The importance of Anna's assimilation and re-presentation of the Carnival trope here is a critical one, for together with her incipient madness it articulates the sum total of her ongoing, insistent difference from the metropole. Indeed, the social role played by carnival in the Caribbean makes it much more than "a parade of blacks on the island," as Nancy Harrison puts it, and the history of its provenance means that Anna's "vision of society as carnival" marks more than "a moment of brutal injustice rather than . . . a conservative moment of saving play" (102-3). If, as I shall claim, [End Page 268] Caribbean carnival is not only crucially different from its European paradigm, but is also a primary means of identity affirmation for the social whole, then both the style and the content of Anna's internal monologue are geared toward accomplishing a subjective affirmation that, even at this juncture, remains insistently present.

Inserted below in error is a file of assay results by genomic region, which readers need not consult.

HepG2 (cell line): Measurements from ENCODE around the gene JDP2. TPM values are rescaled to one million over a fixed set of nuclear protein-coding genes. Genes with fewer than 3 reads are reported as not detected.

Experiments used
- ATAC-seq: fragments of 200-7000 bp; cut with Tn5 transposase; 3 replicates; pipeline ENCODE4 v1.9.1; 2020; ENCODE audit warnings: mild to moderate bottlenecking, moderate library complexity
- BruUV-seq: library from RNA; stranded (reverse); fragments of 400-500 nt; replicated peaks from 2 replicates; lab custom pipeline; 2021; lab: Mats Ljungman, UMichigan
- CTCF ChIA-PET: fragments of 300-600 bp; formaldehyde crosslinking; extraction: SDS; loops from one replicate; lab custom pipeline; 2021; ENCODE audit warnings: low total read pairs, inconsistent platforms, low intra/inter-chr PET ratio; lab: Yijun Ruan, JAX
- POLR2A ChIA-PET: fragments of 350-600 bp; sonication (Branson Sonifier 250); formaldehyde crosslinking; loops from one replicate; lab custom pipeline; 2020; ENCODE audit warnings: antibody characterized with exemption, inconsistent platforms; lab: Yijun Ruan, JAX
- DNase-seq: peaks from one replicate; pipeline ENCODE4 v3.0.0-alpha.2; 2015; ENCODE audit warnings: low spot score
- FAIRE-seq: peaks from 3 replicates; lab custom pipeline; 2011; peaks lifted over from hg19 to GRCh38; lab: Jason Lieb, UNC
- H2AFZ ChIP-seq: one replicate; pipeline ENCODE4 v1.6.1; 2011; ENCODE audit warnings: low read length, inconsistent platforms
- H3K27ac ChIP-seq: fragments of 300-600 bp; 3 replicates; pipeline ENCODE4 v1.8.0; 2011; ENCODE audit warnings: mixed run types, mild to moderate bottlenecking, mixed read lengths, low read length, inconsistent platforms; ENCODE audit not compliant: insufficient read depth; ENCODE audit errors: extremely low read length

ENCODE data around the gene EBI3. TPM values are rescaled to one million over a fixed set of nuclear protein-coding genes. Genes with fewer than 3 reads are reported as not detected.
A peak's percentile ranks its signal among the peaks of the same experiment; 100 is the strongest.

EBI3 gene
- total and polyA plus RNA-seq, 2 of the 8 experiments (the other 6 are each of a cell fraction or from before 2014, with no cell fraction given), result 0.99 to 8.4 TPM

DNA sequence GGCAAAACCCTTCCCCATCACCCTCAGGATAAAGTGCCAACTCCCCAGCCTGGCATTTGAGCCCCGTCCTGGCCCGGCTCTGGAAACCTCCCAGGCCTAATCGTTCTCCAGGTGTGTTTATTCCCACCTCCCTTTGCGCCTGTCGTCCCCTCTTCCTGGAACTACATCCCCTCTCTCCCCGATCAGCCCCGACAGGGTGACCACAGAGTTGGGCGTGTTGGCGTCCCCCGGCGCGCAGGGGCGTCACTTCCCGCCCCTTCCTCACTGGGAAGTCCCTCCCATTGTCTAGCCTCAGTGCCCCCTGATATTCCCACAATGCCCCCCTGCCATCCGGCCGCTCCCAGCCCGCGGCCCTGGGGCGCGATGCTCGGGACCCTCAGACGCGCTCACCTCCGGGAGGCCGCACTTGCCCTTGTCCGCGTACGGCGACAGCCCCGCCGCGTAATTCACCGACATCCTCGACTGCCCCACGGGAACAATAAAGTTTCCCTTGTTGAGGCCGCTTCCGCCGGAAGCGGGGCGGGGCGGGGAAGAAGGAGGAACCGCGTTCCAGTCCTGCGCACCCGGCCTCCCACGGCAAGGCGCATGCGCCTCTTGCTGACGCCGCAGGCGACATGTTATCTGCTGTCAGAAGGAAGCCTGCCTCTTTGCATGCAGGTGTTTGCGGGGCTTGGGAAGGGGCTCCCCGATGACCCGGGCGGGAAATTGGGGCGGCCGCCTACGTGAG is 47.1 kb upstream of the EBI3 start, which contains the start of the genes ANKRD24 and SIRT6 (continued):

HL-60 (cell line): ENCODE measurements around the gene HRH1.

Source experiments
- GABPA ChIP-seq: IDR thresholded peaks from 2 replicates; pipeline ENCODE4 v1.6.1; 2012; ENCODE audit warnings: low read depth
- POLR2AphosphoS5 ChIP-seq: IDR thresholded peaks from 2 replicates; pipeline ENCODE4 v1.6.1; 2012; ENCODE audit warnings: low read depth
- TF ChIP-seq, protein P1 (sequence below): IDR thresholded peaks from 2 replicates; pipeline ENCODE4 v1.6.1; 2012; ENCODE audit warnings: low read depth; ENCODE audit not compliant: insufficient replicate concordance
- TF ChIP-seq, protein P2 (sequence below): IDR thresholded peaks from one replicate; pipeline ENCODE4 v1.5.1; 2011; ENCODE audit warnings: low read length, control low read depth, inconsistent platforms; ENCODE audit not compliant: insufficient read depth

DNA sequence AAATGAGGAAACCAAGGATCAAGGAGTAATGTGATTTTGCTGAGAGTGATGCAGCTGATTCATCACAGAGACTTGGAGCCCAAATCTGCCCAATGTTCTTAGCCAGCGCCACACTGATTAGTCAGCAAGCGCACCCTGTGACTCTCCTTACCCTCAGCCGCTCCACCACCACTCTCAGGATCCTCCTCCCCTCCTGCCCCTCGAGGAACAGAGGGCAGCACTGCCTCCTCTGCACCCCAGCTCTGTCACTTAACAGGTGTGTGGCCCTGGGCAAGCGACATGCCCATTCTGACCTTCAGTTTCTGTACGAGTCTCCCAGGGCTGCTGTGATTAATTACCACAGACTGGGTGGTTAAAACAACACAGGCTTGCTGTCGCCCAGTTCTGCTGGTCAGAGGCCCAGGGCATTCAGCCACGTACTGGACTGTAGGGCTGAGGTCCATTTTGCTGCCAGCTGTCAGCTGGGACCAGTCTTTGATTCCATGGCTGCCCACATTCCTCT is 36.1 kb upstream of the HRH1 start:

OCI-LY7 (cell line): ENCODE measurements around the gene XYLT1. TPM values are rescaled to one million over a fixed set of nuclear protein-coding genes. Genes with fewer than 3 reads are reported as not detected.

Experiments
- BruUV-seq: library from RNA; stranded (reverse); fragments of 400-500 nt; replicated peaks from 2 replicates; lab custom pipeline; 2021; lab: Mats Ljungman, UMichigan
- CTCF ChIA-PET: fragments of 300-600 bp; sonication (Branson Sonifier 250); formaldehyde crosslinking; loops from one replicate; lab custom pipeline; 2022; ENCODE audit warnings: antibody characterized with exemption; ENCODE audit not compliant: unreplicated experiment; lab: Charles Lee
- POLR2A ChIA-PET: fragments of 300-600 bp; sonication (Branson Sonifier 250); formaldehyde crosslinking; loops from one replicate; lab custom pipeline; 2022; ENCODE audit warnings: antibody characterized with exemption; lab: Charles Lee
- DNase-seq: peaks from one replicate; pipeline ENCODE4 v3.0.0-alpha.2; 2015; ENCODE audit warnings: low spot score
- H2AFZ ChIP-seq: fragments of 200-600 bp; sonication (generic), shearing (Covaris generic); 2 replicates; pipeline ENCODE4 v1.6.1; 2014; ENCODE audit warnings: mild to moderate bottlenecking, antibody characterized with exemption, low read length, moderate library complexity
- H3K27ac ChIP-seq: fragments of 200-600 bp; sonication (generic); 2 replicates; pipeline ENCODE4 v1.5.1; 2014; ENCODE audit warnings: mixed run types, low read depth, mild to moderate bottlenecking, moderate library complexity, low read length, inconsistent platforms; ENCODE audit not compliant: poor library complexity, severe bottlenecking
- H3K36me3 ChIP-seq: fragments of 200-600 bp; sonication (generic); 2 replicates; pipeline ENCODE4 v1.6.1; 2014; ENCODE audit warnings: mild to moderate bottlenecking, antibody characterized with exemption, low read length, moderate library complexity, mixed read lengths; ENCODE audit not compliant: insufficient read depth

Traditional, European-based carnival festivities are still seen mainly from the oppositional perspective of the ribald, parodic, and grotesque subversion of established social norms and religious rituals outlined by Mikhail Bakhtin. In Rabelais and His World, Bakhtin analyzed carnival as a social practice of release, a communal extravaganza of liberation and renewal, "During carnival time life is subject only to its laws . . . the laws of its own freedom" (7). But the society eventuated in the Caribbean by the complex circumstances of slavery, emancipation, ethnic admixture, and colonial subjugation ultimately effected a complete transformation of carnivalesque principles and practices, building on the region's cultural pluralism and its metamorphoses of intersecting cultural practices and belief systems. As Bettelheim, Nunley, and Bridges point out in Caribbean Festival Arts, Caribbean carnival came to be a direct reflection of its plural ethnic and cultural history, "The Caribbean's ethnic complexion, as well as its dynamic economic and political history, are the ingredients of its festival arts . . . Caribbean festival arts are evidence of the transformation worked by a creole aesthetic" (34-35). Seen in these terms, Carnival is inherently a postcolonial celebration of identity, multiplicity, and ethnic and historical survival, in which subversion, parody and performance play equally critical roles in defining and disseminating a national sense of self.